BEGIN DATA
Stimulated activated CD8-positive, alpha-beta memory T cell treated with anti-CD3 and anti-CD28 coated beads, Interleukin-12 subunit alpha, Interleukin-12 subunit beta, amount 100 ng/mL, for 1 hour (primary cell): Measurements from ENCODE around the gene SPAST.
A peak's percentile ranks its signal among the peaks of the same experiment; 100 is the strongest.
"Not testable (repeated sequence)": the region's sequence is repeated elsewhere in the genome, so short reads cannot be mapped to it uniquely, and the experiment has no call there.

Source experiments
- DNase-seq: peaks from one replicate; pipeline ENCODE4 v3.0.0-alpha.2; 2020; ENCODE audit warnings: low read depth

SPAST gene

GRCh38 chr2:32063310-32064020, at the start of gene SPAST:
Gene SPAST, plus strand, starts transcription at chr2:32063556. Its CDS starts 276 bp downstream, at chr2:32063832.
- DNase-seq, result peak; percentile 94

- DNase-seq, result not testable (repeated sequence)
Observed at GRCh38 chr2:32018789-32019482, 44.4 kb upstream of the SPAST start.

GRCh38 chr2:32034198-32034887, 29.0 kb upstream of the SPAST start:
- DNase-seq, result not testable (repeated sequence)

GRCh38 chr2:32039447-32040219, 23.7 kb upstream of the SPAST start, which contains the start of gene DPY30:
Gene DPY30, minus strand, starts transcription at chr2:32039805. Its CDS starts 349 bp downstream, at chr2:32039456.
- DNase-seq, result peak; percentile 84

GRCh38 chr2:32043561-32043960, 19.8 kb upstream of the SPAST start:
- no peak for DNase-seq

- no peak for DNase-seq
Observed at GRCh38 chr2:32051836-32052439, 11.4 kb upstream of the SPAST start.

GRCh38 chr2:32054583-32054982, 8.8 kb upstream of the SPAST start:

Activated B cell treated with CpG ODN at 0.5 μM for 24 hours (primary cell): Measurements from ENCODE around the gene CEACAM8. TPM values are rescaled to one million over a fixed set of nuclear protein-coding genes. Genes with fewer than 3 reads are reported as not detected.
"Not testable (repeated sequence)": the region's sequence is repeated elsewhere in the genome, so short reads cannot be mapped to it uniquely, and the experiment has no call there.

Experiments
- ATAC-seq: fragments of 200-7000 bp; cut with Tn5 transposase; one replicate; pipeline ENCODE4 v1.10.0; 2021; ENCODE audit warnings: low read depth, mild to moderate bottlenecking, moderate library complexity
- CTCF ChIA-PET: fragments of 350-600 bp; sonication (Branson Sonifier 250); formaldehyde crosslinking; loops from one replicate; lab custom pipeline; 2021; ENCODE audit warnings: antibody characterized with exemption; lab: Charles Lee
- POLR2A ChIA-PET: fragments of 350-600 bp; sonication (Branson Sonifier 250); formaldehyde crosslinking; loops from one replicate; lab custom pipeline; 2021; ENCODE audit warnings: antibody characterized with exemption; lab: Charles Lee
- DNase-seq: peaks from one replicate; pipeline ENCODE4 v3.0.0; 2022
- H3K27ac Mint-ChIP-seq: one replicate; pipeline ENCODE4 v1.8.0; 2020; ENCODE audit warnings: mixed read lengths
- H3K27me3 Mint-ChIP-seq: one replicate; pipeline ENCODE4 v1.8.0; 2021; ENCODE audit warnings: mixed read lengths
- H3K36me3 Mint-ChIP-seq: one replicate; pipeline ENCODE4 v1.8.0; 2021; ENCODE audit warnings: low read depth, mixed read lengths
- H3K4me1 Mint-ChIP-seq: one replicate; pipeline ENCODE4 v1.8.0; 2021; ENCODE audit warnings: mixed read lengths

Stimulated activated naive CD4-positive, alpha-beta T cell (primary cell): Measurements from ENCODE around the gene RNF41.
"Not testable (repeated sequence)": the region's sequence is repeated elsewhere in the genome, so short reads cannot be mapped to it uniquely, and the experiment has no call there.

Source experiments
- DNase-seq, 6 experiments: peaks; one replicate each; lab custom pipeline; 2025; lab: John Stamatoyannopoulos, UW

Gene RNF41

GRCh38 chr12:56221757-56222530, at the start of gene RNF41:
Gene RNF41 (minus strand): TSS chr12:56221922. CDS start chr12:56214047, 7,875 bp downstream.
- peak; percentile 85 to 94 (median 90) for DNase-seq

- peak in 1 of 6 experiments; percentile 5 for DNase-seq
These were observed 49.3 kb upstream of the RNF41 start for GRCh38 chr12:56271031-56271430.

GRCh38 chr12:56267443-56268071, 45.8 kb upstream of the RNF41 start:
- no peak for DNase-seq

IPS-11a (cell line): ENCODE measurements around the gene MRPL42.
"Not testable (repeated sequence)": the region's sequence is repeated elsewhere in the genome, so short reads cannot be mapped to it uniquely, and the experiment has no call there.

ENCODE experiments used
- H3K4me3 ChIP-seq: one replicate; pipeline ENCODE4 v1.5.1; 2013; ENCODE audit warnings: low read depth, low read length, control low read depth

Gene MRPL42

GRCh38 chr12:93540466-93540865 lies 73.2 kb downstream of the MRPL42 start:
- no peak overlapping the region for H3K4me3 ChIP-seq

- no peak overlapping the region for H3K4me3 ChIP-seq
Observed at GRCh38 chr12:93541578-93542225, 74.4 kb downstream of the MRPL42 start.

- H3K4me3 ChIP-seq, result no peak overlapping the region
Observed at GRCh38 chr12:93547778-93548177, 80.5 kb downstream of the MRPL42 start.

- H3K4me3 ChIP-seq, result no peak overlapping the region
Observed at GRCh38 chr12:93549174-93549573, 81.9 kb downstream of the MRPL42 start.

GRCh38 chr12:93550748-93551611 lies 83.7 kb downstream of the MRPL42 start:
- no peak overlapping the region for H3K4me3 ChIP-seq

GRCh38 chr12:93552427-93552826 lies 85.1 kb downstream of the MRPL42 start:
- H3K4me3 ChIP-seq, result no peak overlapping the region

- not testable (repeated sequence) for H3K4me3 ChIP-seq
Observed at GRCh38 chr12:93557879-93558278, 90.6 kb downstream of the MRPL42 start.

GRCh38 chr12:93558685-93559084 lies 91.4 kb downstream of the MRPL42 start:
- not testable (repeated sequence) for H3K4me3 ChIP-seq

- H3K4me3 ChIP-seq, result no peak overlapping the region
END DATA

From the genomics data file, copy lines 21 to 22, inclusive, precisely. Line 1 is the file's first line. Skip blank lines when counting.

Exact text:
GRCh38 chr2:32054583-32054982, 8.8 kb upstream of the SPAST start:

Activated B cell treated with CpG ODN at 0.5 μM for 24 hours (primary cell): Measurements from ENCODE around the gene CEACAM8. TPM values are rescaled to one million over a fixed set of nuclear protein-coding genes. Genes with fewer than 3 reads are reported as not detected.